A quarter of people received an unwanted Christmas gift last year and Londoners were significantly more likely to pipe up about it, according to new research from Which?.
Which? surveyed more than 2,000 people about their shopping and gifting habits at Christmas.
Of the 93% who told us they had received one or more Christmas presents in December 2017, a quarter of them had received an unwanted gift. A higher proportion (31%) of women said they received one than men (19%).
How would you feel if you received an out of date gift voucher, a pineapple cutting machine or a hand-knitted willy warmer on Christmas Day?
Londoners were more likely (at 17%) to ask the gift giver to get a replacement/refund for an unwanted Christmas gift than the rest of the UK (6%).
If you want to return a gift, you’ll usually need proof of purchase to get a replacement or refund.
The best way to do this is with a gift receipt, but if you weren’t given one with your gift you’ll need to ask if the person who bought it for you if they still have the original receipt.
Read more: how to return an unwanted gift
Millennials most likely to receive unwanted gift
People aged 25-34 told us they received significantly more unwanted or unloved gifts than all the over-35s we spoke to.
What people do with an unwanted gift
Using it, exchanging for an alternative gift in store and putting it in a church raffle are some of the things gift recipients told us they did with unloved presents last year.
Other people put the present away to re-gift for next Christmas, some said they planned to sell it on an online marketplace website like eBay and some kept it, saying ‘it’s the thought that counts’.
Women were more likely to re-gift – more than one in three women said they did so, compared to one in four men.
Our research found re-gifting to be the most common practice when people are given an unwanted or unloved gift (33%), followed by donating to charity (23%).
Significantly more people in the Midlands (30%) donated their gift to charity than those in London (12%).
While significantly fewer people in the North of England (2%) binned their gift than those in the Midlands (8%).
Some Which? members also shared their experiences of receiving unwanted gifts in the past and what they did with them:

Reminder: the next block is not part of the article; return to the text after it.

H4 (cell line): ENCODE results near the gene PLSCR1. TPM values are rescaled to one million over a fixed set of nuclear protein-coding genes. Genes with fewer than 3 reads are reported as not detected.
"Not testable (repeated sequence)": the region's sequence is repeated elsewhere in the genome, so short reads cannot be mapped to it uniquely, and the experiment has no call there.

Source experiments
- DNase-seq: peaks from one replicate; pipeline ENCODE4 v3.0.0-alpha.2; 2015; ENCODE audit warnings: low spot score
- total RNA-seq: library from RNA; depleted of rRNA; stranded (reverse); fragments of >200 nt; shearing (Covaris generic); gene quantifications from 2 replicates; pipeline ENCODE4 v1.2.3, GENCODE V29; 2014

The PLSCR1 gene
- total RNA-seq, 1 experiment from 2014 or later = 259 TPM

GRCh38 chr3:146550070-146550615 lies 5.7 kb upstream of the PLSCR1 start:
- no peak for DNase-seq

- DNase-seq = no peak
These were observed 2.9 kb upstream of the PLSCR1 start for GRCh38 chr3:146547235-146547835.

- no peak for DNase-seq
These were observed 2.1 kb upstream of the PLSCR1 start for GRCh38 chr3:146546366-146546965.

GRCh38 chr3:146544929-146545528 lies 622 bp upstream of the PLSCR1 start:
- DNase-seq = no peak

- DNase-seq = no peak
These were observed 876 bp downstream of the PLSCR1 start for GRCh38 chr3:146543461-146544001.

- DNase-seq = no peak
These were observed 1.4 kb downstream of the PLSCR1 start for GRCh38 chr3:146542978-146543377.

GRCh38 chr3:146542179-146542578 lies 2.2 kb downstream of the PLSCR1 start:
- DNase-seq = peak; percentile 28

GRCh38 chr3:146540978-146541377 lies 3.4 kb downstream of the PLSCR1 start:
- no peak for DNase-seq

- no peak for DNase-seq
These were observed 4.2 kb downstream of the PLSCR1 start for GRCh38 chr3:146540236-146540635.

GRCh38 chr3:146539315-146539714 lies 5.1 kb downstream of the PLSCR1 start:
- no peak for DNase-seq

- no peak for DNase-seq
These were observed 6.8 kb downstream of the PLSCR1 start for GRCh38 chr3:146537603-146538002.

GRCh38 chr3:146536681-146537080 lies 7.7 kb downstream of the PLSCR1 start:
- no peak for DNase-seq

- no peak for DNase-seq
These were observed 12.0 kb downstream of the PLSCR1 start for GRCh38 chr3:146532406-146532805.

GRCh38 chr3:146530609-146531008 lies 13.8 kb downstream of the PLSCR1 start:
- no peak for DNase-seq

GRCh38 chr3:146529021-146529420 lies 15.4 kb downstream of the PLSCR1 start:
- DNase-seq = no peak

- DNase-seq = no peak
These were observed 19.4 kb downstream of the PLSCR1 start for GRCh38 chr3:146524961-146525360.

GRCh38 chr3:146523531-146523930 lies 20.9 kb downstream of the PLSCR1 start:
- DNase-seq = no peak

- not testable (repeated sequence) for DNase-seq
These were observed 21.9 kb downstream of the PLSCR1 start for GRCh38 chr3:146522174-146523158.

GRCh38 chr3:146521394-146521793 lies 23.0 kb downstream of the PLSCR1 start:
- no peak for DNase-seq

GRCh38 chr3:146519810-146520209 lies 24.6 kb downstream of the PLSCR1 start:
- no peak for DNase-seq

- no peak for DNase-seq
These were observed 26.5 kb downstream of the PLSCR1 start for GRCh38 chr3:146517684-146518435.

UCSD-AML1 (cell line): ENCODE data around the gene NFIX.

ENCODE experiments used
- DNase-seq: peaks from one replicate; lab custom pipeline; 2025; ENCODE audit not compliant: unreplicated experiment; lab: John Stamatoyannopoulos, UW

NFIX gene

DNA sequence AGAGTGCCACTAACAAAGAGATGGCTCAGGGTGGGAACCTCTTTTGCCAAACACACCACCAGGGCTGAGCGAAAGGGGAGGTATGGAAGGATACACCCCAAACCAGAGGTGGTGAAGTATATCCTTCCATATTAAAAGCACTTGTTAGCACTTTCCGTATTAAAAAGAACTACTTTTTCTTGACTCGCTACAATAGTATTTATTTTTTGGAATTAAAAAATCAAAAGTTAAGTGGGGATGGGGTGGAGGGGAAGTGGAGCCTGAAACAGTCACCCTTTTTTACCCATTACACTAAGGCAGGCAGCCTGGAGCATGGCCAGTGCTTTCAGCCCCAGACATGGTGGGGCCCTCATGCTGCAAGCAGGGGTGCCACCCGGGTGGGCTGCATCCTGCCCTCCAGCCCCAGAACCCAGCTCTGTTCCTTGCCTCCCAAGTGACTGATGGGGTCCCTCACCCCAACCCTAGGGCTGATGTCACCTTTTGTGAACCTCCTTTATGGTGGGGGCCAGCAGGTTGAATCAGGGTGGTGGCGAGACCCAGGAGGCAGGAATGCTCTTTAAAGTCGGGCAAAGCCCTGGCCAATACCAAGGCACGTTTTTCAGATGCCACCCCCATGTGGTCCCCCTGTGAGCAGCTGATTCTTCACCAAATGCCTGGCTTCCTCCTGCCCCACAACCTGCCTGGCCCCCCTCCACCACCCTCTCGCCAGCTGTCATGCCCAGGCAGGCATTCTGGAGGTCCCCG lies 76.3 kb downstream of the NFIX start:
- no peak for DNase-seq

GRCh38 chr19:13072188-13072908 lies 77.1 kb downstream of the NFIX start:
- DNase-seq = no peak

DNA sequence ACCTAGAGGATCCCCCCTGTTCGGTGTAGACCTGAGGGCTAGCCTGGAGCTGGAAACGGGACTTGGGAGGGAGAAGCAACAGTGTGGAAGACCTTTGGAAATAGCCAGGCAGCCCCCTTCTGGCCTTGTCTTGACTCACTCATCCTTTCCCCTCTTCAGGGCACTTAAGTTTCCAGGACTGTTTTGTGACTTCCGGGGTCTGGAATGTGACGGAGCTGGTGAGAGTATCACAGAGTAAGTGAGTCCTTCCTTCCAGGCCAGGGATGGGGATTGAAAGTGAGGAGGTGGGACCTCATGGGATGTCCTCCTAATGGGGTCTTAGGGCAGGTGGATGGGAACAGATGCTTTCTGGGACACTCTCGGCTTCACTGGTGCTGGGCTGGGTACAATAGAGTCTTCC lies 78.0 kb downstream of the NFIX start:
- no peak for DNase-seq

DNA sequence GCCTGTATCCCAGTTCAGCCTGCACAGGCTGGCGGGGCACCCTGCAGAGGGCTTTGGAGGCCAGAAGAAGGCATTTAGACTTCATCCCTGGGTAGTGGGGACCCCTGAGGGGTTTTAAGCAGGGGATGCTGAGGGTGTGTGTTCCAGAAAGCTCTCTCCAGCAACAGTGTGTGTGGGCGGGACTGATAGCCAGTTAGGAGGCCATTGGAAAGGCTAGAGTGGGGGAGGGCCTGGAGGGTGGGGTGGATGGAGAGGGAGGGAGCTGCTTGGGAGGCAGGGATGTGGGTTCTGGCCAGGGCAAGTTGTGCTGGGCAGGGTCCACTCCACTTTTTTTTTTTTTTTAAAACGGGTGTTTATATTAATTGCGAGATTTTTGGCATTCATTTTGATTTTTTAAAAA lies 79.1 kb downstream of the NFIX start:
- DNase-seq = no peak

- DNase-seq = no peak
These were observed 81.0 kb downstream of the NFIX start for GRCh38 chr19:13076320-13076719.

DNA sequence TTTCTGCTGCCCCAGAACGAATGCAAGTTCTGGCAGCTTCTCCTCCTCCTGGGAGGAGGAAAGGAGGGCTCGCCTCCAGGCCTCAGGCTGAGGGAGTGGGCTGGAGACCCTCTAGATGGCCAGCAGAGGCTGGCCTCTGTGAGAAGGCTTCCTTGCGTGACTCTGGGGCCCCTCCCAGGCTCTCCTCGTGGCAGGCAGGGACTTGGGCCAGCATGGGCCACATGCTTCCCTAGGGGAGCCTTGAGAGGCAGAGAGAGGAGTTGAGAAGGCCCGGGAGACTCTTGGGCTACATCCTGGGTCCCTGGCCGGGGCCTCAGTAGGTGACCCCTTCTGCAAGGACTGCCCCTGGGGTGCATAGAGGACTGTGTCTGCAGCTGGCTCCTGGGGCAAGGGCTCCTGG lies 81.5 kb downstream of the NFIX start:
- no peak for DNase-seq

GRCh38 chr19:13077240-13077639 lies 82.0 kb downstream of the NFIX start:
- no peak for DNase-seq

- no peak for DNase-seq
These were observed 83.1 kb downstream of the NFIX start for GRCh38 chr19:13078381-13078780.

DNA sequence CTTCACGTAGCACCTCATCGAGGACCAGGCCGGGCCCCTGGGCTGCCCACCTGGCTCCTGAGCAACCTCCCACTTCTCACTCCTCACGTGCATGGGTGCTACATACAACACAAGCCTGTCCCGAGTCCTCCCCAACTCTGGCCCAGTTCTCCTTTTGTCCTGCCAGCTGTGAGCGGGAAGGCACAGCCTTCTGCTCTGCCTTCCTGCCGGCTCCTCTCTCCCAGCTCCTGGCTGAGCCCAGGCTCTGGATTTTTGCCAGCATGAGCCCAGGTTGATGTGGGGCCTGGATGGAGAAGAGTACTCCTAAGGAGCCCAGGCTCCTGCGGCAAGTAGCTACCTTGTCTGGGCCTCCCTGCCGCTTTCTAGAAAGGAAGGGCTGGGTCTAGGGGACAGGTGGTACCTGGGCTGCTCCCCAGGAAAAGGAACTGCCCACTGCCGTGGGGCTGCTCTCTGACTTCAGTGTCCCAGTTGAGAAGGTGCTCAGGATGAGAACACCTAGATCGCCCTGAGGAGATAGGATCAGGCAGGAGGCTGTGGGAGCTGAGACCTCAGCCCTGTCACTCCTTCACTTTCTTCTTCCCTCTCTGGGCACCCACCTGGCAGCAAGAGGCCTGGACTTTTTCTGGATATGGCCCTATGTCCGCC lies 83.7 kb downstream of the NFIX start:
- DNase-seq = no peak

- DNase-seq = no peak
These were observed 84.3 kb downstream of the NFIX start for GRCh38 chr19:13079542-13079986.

- A hand-knitted willy warmer, thrown in the bin
- A stuffed mouse dressed in a Victorian dress, given to a charity shop
- A beautiful big box of assorted bath washes, put away then gradually distributed it to friends and family because they only had a shower
- A hideous dressing gown, exchanged by the recipient
- A porcelain teapot and cup set with a Christmas theme, sold at a car boot sale by the recipient who doesn’t drink tea
Your unwanted gift returns rights
If you’ve received something you don’t like, you’re best off asking whoever bought it to return it for you. This is because the contract of sale is between them and the retailer.
The purchaser might be able to return the goods according to the Consumer Contracts Regulations for online purchases, or return the goods to store under the retailer’s returns policy.
If you’ve got a gift receipt, returning it should be relatively easy. Gift receipts usually allow you to exchange for a different item of the same value.
Without a gift receipt or original payment card, it’s a bit trickier to return unwanted goods – you’re reliant on knowing where the person purchased the gift as well as the goodwill of the retailer to let you return it.
If you know where it’s from, try asking politely in store, or if it’s an online retailer, contact their customer service.
It’s not guaranteed you’ll be able to get an exchange, but it’s worth a go – you might be able to get store credit.
Populus, on behalf of Which?, surveyed 2095 residents of the UK online between the 31st January 2018 and the 1st February 2018. Data were weighted to be representative of age and gender of residents in the UK.